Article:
Ok, so I know we all talk about it but few of us actually back up our computers as often as we should. I thought I'd post my thoughts and see what other good ideas people have.Suggestions:
1. Backup daily
2. Backup to an external HD
3. Backup to an online serviceRegarding backing up online:
Off-site backups are important in the off chance that your apartment burns down or is plundered by thieves. I know a guy from work whose computer was stolen a couple months ago and he lost all his files from college forward. Think about it. It happens. It would not be a fun surprise to come home from a bar review and find your laptop and your external HD (the place where you had all your backups) both missing.
I suggest looking into: http://mozy.com
. It's a pretty slick online service. They provide free
online storage for 2GB and you can purchase more at very reasonable rates. If you're concerned about privacy, they let you encrypt with your own private key. Also, you can specify what folders to backup, so you could just specify your law school folder and not your "taxes and top secret personal files" folder. Basically, it will regularly backup your data to the Mozy servers so you don't even have to think about it...until that fateful day when your HD crashes and you need your data.
An alternative to online backups that would also provide offsite protection would be to keep a USB thumbdrive on your keychain and use that to backup. The drawback is that thumbdrives sometimes break unexpectedly. I had one that must have been dropped one too many times and just quit working, despite no external damage. Also, you lose the convenience of automatic backups.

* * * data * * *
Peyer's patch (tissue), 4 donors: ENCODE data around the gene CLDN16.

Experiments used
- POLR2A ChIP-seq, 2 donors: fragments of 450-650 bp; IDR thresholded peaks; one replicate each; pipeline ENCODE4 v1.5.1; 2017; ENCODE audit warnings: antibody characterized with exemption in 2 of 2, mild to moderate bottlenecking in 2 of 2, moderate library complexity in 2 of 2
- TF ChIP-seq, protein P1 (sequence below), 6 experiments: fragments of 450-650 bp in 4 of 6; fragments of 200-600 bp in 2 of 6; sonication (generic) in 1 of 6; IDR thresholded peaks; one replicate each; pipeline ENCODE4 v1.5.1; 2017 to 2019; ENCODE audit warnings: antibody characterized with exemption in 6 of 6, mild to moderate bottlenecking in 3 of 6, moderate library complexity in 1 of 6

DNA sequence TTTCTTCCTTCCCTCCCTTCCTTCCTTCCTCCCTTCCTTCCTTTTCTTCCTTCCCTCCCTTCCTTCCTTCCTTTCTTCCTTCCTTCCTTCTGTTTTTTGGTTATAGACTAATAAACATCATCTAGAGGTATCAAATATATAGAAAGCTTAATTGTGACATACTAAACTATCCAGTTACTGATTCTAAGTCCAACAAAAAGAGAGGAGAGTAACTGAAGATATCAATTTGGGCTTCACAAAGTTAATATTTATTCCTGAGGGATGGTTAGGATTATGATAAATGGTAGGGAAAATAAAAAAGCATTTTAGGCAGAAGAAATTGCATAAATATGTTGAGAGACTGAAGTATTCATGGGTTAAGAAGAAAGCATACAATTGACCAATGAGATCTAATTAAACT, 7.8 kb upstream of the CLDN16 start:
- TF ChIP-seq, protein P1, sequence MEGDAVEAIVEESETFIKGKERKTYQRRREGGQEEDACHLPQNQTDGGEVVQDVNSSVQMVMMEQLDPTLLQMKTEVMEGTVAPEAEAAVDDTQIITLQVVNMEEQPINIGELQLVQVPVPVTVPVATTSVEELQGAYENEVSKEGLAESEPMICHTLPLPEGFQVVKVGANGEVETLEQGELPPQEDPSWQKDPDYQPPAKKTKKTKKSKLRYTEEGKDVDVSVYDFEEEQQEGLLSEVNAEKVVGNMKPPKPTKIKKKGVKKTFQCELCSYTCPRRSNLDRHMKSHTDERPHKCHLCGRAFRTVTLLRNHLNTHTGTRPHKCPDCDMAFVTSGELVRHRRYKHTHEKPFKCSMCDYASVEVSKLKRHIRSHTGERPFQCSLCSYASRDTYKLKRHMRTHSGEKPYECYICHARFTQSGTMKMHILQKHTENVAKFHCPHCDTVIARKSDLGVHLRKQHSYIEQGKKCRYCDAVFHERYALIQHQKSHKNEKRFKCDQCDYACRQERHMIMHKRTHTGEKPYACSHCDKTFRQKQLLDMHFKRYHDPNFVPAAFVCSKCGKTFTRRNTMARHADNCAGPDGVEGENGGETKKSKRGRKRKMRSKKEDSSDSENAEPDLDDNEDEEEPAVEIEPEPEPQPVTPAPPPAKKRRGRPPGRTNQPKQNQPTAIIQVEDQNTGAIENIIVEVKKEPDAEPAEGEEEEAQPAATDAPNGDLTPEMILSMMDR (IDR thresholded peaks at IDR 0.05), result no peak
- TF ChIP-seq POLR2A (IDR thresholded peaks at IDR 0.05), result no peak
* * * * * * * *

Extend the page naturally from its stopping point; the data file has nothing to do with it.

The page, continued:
Also, some schools have a certain amount of network storage space they give to students. You might utilize that for backup purposes too.My strategy:1. Use Mozy
) to automatically backup my important files online (offsite) whenever my computer is idle. 2. Use KeepSafe
(see review at: http://www.pcmag.com/article2/0,1895,1948066,00.asp
) which automatically backs up files every time they are changed. You can specify how many old versions you want to keep and where to save the backups (locally, remotely, or both). This is very useful in situations where you do something stupid like accidentally save over a file or delete something from a document, save it, and realize you goofed (or otherwise delete or lose a file). If you're between backups, this can be a real lifesaver! I've done dumb stuff like that before and it's an awful feeling to spend hours working on a paper (outline/brief) and then lose it before you get home to backup. KeepSafe only saves files when they are changed, though, so it's not a comprehensive solution.3. Nightly backups to an external HD
of my entire "law school" folder. I haven't decided whether I'll just do a manual drag-n-drop or use software to do it automatically. Software that might be worth checking out is Microsoft's new SyncToy which will let you only copy changes and should be quick/easy to use. (http://www.microsoft.com/windowsxp/using/digitalphotography/prophoto/synctoy.mspx
) An external USB hard drive can be picked up pretty cheaply.4. Regular
(weekly?) full system backups
to my network storage drive (a 250GB mirrored storage unit).5. Backups to DVD
from time to time.
I'm not saying that this is the best strategy or that everyone needs to do all of the above, but I figured I'd share it and see what others might suggest. (The last two I admit might be overkill and thus not appealing to most people. But, hey, I'm like that.